Sweet Violets, Spring’s Charming Vixens

In our last winter storm I was out in the elements crazily dusting snow off my vexed violets, cooing and fussing over them as they braved their way into early spring. Frankly, I’m fascinated with these lovelies, but I’m just another smitten suitor dazzled by their delicate beauty.

Those charming vixens! Spring’s early seedlings of mystery wink and nod as if masked in shocking displays of purple isn’t enough, then they taunt us with their intoxicating scent and coyly retract it, leaving us begging for more.

It’s true. These fragile beauties have a darker side, and as stellar leads in nature’s early chorus line, why shouldn’t they? Violets have the disarming ability to give it and take it away. They possess ionone, a cunning chemical that affects our olfactory nerves. After one enchanting whiff it derails our senses and inhibits our ability to recapture their elusive perfume. A disappearing act! Those Spring Teasers!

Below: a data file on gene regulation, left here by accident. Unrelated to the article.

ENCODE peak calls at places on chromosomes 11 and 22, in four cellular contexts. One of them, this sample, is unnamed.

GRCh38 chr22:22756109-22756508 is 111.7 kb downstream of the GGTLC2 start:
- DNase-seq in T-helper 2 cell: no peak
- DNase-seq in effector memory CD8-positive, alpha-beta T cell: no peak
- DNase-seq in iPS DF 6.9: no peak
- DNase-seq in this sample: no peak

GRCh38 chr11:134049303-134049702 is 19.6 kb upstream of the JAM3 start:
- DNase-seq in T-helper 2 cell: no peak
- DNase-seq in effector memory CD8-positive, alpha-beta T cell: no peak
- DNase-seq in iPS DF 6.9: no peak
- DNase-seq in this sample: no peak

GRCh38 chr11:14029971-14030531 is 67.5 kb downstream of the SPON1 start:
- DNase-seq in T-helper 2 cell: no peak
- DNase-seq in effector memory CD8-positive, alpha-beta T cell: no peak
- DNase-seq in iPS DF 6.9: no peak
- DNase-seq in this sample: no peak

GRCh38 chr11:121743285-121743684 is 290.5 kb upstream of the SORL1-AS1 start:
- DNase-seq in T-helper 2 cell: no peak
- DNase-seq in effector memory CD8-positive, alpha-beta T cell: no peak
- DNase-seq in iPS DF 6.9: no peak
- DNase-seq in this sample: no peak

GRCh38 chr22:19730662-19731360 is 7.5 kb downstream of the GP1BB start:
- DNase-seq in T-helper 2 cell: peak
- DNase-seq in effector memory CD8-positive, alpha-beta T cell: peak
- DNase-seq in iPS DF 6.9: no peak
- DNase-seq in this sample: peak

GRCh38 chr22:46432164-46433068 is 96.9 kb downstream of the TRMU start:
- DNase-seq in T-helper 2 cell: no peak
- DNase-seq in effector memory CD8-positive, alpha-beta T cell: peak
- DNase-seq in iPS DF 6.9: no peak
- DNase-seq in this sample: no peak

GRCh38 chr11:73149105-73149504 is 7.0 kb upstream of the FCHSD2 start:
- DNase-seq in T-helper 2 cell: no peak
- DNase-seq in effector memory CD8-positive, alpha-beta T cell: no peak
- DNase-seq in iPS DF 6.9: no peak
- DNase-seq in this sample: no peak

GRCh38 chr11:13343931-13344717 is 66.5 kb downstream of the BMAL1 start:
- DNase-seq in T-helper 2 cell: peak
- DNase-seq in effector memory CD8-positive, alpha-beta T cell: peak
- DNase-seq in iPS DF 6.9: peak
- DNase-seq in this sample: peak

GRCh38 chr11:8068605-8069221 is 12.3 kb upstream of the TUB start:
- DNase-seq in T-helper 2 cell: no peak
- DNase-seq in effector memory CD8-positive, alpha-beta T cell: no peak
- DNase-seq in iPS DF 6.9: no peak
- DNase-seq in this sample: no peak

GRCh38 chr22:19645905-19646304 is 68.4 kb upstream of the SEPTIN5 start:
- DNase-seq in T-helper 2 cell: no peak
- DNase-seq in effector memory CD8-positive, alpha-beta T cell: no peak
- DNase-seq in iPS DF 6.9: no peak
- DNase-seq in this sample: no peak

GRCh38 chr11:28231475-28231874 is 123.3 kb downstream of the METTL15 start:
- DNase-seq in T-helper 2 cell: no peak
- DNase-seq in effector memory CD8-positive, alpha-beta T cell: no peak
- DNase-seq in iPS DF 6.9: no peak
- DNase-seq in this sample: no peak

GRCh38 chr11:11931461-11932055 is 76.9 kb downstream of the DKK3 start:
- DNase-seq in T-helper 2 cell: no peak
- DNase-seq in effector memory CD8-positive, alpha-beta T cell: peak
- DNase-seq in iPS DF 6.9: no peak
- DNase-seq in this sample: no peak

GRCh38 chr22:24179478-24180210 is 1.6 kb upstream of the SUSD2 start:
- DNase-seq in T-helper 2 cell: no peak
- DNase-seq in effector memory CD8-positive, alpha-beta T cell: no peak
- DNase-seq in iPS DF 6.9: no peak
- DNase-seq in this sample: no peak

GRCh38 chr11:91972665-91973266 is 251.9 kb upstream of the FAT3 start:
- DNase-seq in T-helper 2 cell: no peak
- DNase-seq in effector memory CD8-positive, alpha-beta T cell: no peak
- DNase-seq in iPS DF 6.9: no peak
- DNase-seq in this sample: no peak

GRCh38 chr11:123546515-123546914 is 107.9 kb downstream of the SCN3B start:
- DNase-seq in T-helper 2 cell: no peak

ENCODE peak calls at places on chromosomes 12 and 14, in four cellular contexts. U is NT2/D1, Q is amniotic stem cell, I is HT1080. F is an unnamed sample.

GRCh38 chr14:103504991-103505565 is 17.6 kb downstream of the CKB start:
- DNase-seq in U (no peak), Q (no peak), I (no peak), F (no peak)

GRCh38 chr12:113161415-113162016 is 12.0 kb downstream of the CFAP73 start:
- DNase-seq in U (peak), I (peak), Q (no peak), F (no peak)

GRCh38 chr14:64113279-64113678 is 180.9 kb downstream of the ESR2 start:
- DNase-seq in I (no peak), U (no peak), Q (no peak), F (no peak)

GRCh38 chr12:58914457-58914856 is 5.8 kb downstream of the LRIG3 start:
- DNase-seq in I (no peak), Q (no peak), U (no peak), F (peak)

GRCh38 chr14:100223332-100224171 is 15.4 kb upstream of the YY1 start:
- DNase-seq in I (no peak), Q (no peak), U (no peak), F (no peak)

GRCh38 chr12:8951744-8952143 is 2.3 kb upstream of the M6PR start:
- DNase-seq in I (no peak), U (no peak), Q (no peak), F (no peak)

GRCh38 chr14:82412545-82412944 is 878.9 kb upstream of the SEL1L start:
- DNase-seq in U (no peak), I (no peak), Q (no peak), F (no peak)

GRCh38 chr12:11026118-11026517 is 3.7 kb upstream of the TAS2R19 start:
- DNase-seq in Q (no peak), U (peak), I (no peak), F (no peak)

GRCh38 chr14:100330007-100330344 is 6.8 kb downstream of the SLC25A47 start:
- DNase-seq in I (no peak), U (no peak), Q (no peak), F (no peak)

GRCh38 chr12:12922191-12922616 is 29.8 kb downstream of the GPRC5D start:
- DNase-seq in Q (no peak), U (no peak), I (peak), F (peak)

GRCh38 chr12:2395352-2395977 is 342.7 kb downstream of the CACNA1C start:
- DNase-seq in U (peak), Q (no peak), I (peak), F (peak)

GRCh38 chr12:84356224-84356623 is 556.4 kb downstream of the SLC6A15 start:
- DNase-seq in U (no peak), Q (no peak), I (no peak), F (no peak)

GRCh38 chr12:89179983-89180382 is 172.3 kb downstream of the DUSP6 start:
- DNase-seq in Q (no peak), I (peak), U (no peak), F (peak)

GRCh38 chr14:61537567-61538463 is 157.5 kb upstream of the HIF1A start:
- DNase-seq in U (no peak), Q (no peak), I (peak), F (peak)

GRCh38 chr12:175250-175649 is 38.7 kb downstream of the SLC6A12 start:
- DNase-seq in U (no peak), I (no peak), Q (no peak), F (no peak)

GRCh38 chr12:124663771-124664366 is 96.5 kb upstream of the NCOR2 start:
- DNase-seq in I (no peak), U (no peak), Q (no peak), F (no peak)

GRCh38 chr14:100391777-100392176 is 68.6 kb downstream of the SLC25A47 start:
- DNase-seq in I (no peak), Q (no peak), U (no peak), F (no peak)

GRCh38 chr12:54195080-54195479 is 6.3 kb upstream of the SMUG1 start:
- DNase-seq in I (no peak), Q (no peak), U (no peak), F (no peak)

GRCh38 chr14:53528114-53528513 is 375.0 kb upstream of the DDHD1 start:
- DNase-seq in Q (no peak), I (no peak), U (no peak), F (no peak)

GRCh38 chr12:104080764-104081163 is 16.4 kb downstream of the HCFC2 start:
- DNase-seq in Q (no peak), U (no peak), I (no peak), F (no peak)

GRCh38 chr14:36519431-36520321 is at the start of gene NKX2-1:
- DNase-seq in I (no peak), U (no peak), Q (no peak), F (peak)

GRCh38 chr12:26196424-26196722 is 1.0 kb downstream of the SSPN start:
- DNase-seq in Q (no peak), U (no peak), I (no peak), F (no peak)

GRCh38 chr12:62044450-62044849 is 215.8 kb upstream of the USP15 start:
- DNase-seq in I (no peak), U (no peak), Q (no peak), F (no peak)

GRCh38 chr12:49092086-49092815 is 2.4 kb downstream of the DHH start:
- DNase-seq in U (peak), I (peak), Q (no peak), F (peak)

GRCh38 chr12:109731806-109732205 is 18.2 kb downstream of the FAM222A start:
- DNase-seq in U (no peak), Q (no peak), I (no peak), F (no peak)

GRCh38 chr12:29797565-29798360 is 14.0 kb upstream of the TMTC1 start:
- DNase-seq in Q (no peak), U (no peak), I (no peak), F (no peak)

Come to find out, Violets have a long and colorful past. Clear back to Napoleon’s day folks were enamored by them and wrestled for them. Shakespeare and other poets wrote odes on their behalf:

“The forward violet thus did I chide;
Sweet thief, whence didst thou steal
thy sweet that smells,
If not my loves breath?”
– Will Shakespeare knew.
Throughout history Violets have been valued for their culinary and medicinal uses as well as their beauty and scent. Even Pliny recounts their power to ‘lessen anger and strengthen the heart.’ Today they are still used in healing poultices, easing inflammation and relieving bruises.

Clearly, these are no vapid underachievers, Violets have real strength and character. Sweet Violets, how I salute you!

Violet Salad with Vanilla Vinaigrette
A simple and beautiful spring salad

Vanilla Vinaigrette2 tablespoons mild vinegar
1/2 teaspoon vanilla
1/8 teaspoon nutmeg, fresh grated, preferably
Pinch sugar
Pinch salt and pepper
1/2 cup olive oil, or canola oil flavored with a bit of walnut oil if available

8 – 10 ounces field greens including radicchio
1/2 cucumber, partially peeled, sliced
Handful of violets, not sprayed, stems removed as well as bottom calyx if fuzzy

If possible prepare dressing 1 to 2 hours ahead to allow flavors to marry. For dressing, combine vinegar thru salt and pepper, whisk in oil; taste and adjust for balance.

Prepare the greens, place in bowl and top with sliced cucumber. Lightly dress the salad, toss to combine and sprinkle with violets. Serves 4~~

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